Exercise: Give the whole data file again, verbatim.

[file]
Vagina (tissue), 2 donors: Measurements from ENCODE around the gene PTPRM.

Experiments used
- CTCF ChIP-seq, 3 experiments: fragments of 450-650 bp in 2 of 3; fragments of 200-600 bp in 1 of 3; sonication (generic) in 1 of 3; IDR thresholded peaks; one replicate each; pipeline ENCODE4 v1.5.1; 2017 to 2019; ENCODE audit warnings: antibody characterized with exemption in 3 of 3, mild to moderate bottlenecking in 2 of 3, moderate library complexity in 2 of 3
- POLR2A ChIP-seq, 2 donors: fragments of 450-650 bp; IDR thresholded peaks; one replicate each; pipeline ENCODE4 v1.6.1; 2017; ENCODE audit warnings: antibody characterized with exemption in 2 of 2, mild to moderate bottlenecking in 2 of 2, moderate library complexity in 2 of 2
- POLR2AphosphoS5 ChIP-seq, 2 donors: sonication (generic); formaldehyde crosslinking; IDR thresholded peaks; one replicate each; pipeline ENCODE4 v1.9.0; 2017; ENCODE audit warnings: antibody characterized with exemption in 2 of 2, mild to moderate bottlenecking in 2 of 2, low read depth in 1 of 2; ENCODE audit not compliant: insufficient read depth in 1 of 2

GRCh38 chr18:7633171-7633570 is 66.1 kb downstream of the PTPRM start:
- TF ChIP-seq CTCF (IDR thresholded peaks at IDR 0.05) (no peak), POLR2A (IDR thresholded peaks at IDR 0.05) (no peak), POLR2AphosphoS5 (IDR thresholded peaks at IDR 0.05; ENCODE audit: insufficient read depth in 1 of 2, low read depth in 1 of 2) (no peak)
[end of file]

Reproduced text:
Vagina (tissue), 2 donors: Measurements from ENCODE around the gene PTPRM.

Experiments used
- CTCF ChIP-seq, 3 experiments: fragments of 450-650 bp in 2 of 3; fragments of 200-600 bp in 1 of 3; sonication (generic) in 1 of 3; IDR thresholded peaks; one replicate each; pipeline ENCODE4 v1.5.1; 2017 to 2019; ENCODE audit warnings: antibody characterized with exemption in 3 of 3, mild to moderate bottlenecking in 2 of 3, moderate library complexity in 2 of 3
- POLR2A ChIP-seq, 2 donors: fragments of 450-650 bp; IDR thresholded peaks; one replicate each; pipeline ENCODE4 v1.6.1; 2017; ENCODE audit warnings: antibody characterized with exemption in 2 of 2, mild to moderate bottlenecking in 2 of 2, moderate library complexity in 2 of 2
- POLR2AphosphoS5 ChIP-seq, 2 donors: sonication (generic); formaldehyde crosslinking; IDR thresholded peaks; one replicate each; pipeline ENCODE4 v1.9.0; 2017; ENCODE audit warnings: antibody characterized with exemption in 2 of 2, mild to moderate bottlenecking in 2 of 2, low read depth in 1 of 2; ENCODE audit not compliant: insufficient read depth in 1 of 2

GRCh38 chr18:7633171-7633570 is 66.1 kb downstream of the PTPRM start:
- TF ChIP-seq CTCF (IDR thresholded peaks at IDR 0.05) (no peak), POLR2A (IDR thresholded peaks at IDR 0.05) (no peak), POLR2AphosphoS5 (IDR thresholded peaks at IDR 0.05; ENCODE audit: insufficient read depth in 1 of 2, low read depth in 1 of 2) (no peak)